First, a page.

On one last note, if your feelings of desperation are turning into serious stress and/or anxiety that is affecting your regular routines, I urge you to visit the campus counseling center! They are a wonderful resource and are designed to assist you in this very capacity. Don’t be afraid to reach out to family and friends as well, sometimes just letting someone know what’s going on relieves a lot of anxiety about the situation.

How do you deal with mid-semester breakdowns, loss of motivation, and/or wanting to throw in the towel? What are some activities or actions that get you back on track?

7 replies

  1. Jasmine, love the single-item to-do list (in #3). It’s been a good way to set priorities, especially now while I’m trying to work ahead on final papers and so on over spring break. Which may itself prove to be kind of a mistake, but oh well. Thanks for this post; I’m sure we all needed it!


  2. My final semester was like this. I was so close to graduating… and so close to quitting. Ugh, burnout.

    The big things that got me back on track:

    1) I contacted my professors and caught them up briefly with why I was behind on assignments (death in the family, full-time job, heavy courseload including internship and thesis/portfolio), apologizing and giving a plan for getting caught up/performing better for the rest of the term. I wasn’t looking for special consideration, but I have heard from professors I know socially that this can humanize the student — especially if it’s an online program without the regular face-to-face interaction that provides context for academic performance. All of them responded professionally and compassionately.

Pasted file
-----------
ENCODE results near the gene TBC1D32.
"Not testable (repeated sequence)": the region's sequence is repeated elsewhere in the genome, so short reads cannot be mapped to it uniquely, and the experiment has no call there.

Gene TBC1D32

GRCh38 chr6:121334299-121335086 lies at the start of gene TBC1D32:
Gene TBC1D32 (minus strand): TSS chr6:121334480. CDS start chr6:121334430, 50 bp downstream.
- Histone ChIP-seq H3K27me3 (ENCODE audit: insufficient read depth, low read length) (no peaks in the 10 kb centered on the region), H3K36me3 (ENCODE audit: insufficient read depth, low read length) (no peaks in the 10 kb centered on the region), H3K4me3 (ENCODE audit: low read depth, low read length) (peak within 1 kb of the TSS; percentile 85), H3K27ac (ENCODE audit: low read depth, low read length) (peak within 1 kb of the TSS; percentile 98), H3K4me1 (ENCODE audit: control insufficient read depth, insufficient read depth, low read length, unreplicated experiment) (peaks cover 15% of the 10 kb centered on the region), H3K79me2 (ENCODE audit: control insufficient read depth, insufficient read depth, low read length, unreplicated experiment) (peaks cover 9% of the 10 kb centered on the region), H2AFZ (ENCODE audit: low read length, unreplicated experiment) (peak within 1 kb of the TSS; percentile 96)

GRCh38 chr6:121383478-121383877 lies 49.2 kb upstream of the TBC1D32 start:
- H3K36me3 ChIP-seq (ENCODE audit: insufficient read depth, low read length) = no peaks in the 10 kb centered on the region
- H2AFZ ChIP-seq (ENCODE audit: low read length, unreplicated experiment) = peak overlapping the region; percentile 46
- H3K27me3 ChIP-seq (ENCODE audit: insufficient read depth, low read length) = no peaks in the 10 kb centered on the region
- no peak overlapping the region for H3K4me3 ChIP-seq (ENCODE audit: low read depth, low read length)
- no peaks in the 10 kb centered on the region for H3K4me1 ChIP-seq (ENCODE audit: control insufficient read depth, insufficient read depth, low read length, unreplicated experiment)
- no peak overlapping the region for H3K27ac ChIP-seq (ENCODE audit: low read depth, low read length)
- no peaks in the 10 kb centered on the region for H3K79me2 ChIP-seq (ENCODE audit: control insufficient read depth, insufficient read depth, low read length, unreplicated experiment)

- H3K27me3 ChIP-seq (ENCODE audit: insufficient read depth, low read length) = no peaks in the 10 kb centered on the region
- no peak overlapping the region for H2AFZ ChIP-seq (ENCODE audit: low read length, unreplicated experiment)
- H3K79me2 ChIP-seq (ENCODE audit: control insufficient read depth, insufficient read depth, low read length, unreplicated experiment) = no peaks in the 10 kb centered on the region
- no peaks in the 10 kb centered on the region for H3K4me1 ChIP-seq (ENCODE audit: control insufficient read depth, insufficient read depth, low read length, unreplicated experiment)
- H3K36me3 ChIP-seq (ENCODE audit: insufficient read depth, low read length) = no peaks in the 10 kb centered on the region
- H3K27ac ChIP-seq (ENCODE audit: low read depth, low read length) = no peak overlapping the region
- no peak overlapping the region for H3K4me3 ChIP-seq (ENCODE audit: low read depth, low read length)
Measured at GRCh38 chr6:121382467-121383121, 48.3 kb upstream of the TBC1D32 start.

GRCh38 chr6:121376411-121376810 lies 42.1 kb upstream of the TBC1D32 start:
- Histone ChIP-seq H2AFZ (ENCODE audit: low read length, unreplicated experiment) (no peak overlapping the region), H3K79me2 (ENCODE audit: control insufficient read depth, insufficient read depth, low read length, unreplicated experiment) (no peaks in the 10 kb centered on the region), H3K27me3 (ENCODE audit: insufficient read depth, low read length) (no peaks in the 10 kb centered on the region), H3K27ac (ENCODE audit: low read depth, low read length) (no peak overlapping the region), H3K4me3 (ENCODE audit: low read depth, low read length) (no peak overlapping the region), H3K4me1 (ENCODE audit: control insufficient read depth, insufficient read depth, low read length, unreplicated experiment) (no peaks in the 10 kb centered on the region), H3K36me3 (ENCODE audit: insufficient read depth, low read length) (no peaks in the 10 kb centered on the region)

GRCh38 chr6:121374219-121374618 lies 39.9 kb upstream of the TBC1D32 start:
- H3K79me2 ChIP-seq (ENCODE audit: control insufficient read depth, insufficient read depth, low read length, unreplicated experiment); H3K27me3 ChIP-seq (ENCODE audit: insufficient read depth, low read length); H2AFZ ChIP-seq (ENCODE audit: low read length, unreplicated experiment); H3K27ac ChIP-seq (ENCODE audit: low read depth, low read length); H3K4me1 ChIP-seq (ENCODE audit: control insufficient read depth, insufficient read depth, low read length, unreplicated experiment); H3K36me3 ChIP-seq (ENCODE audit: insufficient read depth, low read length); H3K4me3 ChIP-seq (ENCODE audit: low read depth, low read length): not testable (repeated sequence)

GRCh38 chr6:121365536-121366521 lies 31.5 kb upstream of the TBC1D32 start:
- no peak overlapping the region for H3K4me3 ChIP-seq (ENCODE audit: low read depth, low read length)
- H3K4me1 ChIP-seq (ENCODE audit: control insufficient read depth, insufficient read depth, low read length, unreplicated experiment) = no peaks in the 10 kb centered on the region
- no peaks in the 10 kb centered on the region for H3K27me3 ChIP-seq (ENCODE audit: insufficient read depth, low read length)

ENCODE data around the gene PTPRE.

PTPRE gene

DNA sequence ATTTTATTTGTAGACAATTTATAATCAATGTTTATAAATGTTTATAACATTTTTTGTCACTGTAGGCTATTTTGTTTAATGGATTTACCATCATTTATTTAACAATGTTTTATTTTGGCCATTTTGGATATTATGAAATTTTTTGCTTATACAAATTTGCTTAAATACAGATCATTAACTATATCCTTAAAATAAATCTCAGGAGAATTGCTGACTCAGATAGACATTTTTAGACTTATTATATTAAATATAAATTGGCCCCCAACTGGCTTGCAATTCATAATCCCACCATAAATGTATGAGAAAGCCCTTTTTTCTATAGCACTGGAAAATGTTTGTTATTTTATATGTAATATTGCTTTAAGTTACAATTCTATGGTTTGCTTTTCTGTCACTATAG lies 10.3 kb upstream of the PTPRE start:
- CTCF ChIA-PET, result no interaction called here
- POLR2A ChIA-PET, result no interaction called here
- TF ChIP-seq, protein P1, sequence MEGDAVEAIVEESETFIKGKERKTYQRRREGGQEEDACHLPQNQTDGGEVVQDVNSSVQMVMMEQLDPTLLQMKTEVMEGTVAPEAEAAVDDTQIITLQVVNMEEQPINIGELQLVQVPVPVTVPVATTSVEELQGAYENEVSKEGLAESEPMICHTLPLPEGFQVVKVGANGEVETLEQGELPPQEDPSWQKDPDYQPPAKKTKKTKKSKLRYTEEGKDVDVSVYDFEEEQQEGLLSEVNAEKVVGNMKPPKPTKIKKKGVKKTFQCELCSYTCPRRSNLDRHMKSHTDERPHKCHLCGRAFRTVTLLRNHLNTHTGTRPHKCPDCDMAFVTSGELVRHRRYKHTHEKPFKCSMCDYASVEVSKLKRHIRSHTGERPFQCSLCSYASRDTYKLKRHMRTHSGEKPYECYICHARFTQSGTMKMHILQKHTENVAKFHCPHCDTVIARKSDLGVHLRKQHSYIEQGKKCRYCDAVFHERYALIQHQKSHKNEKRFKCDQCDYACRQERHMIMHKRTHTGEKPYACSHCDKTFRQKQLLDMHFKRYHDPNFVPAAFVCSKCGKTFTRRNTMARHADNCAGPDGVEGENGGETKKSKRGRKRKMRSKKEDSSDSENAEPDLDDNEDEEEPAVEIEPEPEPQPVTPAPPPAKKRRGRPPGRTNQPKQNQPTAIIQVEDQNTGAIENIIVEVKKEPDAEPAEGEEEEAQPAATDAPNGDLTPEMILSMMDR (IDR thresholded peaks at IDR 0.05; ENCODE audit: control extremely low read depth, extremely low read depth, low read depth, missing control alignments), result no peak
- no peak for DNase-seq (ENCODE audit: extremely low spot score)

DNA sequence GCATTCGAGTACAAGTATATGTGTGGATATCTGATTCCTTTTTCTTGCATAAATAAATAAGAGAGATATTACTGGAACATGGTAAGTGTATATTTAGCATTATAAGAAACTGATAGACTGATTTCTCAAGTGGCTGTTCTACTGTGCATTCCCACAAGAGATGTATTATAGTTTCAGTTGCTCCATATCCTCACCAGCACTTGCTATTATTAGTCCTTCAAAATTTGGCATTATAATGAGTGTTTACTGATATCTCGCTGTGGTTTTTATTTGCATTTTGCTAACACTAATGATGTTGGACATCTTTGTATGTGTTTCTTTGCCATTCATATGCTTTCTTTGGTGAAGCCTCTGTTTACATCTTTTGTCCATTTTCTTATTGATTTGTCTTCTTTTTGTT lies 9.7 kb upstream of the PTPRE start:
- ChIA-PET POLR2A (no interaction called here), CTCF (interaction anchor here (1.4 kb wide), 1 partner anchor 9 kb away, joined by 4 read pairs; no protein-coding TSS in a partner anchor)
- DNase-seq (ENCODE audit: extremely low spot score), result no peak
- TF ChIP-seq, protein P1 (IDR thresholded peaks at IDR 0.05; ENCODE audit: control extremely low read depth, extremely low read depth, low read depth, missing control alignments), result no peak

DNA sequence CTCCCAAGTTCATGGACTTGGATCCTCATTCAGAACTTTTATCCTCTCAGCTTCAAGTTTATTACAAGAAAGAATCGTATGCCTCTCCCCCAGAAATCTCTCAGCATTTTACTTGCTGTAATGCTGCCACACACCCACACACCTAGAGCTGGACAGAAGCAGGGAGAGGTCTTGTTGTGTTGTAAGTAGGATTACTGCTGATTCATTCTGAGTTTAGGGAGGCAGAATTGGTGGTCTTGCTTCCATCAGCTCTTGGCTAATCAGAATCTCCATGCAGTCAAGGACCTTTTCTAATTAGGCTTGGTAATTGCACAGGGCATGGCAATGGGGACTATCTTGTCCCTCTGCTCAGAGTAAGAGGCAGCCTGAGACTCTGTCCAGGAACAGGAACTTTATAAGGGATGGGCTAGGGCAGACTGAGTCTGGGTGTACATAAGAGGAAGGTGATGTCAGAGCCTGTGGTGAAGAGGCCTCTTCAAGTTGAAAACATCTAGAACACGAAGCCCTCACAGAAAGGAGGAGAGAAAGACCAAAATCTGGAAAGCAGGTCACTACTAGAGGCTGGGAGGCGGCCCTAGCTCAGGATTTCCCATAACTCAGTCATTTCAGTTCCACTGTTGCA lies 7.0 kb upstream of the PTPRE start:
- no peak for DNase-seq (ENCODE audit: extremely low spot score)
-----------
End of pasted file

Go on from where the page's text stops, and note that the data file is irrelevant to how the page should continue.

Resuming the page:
2) I bit the bullet at work and negotiated 4-day workweeks, using my vacation time, for the rest of the term. (This was really on the edge of what I considered feasible, but I was surprised by how supportive my employer was.) If you’re working while attending school, you may have an Employee Assistance Program that can help with counseling and stress management. I was also eligible for a few days of bereavement leave through my company’s policies, which helped me get through the non-school-related issues.

    3) And I gave up the goal of perfection/straight As for the goal of passing these last classes and graduating while maintaining my sanity.

    If at all possible, get sufficient sleep. It’s the best self-care. Everything else – no matter how busy my schedule – is more manageable if I’m rested.


  3. Thank you for this post! I’m at that point already. I’m so tired, all I want to do is sleep. I keep thinking after spring break, there’s 6 more weeks to go until the end of the semester.


  4. Just fyi, these tips apply to “real life” too, not just graduate school. They work at the workplace, in the home with family, and etc. Sometimes you can only take 10 minutes–but take them, take deep breaths, re-focus your efforts. The important thing: Take care of yourself.
    Thanks for a great post!


  5. You summed up how I’ve been feeling these last few weeks perfectly. Exercise is one of the best things I’ve found to help me de-stress…even if it’s just going for a 30 min walk to clear my head!